Turnover Puts Lives and Dollars at Risk
Perhaps more than any other time in recent history, people are taking decisive action as to where, when, and how they choose to work. In February of this year alone, more than 4 million people left their jobs and many managers are scrambling to attract new workers.
A large part of helping people remain in their jobs comes down to making sure they receive adequate safety training, especially within the first year of employment, according to experts.
Protecting new and inexperienced workers is a core concern for the National Comp conference, and an essential topic on this year’s program agenda. Sharita Green-Ngounda, strategic risk control consultant with PMA Companies, will share her extensive research at National Comp 2022 on Oct. 19, 2022. Green-Ngounda shared some of her thoughts with Risk & Insurance in advance of the presentation.
Just before the onset of the COVID-19 pandemic, the U.S. Bureau of Labor Statistics, along with insurance carriers, found that new workers — everywhere from restaurants to manufacturing plants and construction sites — experienced more than one-third of non-fatal workplace injuries, regardless of their age or industry experience.
Nearly three years into the pandemic, this trend has continued, and workers’ compensation experts are seeing the first six months on the job as prime time for non-fatal injuries among today’s employees.
As organizations navigate the current staffing flux, human resource and risk management teams have the golden opportunity to review their training approaches and ensure that their methods and tools are tailored to meet the needs of the people they employ.
Leadership teams that take steps to engage their employees and acknowledge the range of factors that influence how their team members learn, process and digest information will be better positioned to provide effective safety trainings.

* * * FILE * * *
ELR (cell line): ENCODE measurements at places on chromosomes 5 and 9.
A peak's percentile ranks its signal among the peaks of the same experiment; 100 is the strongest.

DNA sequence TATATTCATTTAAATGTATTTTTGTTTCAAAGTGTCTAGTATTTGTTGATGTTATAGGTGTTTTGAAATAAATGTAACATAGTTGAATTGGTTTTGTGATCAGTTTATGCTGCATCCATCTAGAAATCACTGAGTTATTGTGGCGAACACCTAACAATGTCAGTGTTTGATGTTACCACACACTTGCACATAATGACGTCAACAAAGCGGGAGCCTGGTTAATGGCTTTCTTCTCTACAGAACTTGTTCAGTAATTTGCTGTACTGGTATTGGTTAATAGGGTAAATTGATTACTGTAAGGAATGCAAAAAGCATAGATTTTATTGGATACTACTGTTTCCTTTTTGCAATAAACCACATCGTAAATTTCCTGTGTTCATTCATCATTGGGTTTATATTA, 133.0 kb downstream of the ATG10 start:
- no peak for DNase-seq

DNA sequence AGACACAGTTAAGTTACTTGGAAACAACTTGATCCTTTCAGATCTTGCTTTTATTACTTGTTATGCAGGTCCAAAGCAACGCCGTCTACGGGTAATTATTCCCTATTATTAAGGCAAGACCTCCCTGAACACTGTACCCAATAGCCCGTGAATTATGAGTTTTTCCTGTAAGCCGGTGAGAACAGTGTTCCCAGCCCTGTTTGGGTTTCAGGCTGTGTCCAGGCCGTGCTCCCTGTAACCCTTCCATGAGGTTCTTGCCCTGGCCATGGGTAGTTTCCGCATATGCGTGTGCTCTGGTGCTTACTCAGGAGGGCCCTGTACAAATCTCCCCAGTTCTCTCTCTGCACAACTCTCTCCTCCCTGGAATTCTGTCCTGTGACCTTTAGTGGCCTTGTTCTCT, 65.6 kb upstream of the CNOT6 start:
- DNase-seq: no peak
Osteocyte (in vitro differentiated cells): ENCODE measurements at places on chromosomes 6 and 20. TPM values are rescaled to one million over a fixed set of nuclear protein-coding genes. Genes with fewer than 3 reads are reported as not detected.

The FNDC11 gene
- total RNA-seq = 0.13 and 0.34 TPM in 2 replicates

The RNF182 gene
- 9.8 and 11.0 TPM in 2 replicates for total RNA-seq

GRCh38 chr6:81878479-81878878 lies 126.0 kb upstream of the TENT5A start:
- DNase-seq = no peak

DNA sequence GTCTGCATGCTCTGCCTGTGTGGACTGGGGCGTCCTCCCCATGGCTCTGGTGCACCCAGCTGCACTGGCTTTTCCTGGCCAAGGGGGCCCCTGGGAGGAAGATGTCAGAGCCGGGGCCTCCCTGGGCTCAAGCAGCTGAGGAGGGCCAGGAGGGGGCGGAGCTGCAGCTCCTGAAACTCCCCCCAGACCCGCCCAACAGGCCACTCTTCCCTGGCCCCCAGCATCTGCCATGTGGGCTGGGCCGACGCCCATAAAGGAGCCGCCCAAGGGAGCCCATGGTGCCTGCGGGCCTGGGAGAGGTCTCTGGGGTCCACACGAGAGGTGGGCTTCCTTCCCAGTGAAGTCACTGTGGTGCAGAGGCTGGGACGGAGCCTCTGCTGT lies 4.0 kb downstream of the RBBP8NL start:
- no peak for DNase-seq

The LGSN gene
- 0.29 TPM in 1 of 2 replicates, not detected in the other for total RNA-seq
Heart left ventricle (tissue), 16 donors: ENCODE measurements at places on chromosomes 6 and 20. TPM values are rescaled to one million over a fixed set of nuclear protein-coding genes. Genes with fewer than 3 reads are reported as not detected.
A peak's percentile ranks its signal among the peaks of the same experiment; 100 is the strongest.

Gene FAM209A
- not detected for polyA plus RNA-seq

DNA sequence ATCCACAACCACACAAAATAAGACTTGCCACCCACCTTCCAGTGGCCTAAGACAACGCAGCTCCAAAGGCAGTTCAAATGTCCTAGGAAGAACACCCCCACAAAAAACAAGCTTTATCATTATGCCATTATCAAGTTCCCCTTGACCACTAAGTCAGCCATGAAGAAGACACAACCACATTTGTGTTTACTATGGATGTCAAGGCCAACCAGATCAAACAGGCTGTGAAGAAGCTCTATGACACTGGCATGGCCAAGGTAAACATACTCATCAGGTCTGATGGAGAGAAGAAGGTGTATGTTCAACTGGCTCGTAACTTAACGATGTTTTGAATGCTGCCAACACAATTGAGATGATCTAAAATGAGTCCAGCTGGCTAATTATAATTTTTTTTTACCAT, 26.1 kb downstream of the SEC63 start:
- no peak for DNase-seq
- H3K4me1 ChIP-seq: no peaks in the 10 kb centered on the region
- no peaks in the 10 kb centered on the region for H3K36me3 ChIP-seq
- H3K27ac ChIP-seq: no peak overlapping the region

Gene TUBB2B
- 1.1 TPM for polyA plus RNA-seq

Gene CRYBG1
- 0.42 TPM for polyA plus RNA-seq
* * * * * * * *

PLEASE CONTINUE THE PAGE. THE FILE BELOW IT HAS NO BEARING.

Identifying Who May Be Underserved
Much of this awareness comes down to companies taking a close look at their injury data and considering how their previous training approaches may have been a product of systemic tendencies to overlook the unique needs of many of their workers.
“‘Underserved’ populations are considered marginalized because they tend to experience systemic limitations, bias or barriers in the workplace, thus minimizing their growth opportunities within the organization,” said Sharita Green-Ngounda, strategic risk control consultant, PMA Companies.
“Women, youth, disabled persons, ethnic and racial minorities would be considered groups within the ‘underserved’ worker population,” she explained.
But seeing trends in data can be tough, especially when companies are not required to disclose detailed demographic information when reporting injuries on a state and federal level.
Despite the efforts of safety researchers around the world, “gaps in safety and health data are unfortunately not a new challenge,” said John Dony, vice president of thought leadership at the National Safety Council.
“These data gaps are more troubling when considering minorities, underserved populations, and people who may have ‘invisible’ or undisclosed diversity or disability,” Dony said.
The Bureau of Labor Statistics’ Survey of Occupational Injuries and Illnesses is one example of a recordkeeping tool that does not require employers to disclose key demographic information such as race and ethnicity to help researchers and business leaders draw conclusions or identify insights.
“We can come by some of this information in an ad-hoc way by merging multiple data sources, but the gaps are numerous and large,” Dony said.